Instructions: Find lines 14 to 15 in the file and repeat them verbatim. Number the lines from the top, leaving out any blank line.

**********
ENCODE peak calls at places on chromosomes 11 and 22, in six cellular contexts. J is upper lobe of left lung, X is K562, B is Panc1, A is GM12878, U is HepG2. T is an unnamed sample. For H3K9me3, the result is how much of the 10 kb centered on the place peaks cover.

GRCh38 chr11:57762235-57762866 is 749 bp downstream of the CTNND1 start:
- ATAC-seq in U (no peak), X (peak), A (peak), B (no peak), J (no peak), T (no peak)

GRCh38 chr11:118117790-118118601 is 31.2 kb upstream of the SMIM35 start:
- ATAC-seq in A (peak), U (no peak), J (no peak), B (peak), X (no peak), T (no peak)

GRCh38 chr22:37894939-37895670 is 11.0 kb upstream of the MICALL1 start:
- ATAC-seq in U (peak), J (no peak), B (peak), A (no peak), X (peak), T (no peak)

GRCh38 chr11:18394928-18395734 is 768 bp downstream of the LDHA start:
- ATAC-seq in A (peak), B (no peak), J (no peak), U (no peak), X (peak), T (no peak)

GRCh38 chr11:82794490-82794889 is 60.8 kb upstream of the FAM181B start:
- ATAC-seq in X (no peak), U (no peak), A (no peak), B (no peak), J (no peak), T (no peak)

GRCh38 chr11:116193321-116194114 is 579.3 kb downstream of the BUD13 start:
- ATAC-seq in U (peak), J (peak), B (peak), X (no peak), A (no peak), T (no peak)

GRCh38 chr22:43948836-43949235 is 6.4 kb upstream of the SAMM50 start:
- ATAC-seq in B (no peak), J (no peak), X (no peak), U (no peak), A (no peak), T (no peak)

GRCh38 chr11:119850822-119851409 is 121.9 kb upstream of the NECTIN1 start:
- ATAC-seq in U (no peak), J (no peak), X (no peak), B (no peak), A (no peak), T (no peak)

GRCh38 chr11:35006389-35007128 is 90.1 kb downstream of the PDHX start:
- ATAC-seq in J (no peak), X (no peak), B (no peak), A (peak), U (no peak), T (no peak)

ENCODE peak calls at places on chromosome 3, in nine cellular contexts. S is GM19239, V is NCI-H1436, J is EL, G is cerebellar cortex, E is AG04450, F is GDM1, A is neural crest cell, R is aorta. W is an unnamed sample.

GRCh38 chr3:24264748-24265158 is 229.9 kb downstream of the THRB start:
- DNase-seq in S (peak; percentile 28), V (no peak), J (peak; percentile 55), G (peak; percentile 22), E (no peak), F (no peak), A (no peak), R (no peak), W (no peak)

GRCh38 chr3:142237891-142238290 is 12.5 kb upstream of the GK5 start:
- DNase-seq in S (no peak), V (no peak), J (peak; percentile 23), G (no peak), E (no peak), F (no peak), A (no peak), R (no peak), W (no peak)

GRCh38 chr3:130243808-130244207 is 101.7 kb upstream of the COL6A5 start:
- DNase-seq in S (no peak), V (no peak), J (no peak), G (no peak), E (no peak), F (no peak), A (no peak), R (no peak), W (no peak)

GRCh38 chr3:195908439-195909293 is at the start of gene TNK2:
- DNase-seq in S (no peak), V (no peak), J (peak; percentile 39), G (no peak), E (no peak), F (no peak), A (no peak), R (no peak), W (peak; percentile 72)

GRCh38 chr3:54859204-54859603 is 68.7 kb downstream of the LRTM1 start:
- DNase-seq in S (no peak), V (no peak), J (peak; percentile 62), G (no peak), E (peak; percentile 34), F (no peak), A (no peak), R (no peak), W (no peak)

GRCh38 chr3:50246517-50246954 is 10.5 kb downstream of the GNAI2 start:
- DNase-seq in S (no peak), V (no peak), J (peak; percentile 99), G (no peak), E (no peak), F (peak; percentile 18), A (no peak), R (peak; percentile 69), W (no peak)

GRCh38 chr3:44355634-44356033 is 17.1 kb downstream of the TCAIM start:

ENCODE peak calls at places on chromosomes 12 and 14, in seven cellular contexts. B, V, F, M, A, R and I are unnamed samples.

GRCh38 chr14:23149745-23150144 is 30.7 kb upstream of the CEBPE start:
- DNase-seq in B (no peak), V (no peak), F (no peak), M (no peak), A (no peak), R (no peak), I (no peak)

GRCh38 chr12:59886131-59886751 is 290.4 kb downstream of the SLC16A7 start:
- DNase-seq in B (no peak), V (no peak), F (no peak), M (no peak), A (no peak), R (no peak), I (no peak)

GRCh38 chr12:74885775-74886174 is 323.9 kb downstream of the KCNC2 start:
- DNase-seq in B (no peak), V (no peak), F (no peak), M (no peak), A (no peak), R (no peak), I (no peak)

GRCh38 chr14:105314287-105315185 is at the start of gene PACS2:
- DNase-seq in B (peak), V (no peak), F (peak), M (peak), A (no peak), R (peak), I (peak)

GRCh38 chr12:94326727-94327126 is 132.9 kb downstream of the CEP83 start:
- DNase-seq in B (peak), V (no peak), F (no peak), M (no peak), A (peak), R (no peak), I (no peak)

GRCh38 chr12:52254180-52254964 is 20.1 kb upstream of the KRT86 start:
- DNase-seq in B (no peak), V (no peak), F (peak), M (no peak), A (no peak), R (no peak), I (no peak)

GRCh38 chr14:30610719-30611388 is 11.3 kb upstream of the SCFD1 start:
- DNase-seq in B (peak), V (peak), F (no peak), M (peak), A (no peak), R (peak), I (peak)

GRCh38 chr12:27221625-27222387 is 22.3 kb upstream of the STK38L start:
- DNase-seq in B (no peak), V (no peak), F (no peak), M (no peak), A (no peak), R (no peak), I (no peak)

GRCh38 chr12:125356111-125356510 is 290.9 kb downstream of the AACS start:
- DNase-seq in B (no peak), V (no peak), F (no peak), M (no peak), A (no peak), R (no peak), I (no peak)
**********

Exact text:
GRCh38 chr22:43948836-43949235 is 6.4 kb upstream of the SAMM50 start:
- ATAC-seq in B (no peak), J (no peak), X (no peak), U (no peak), A (no peak), T (no peak)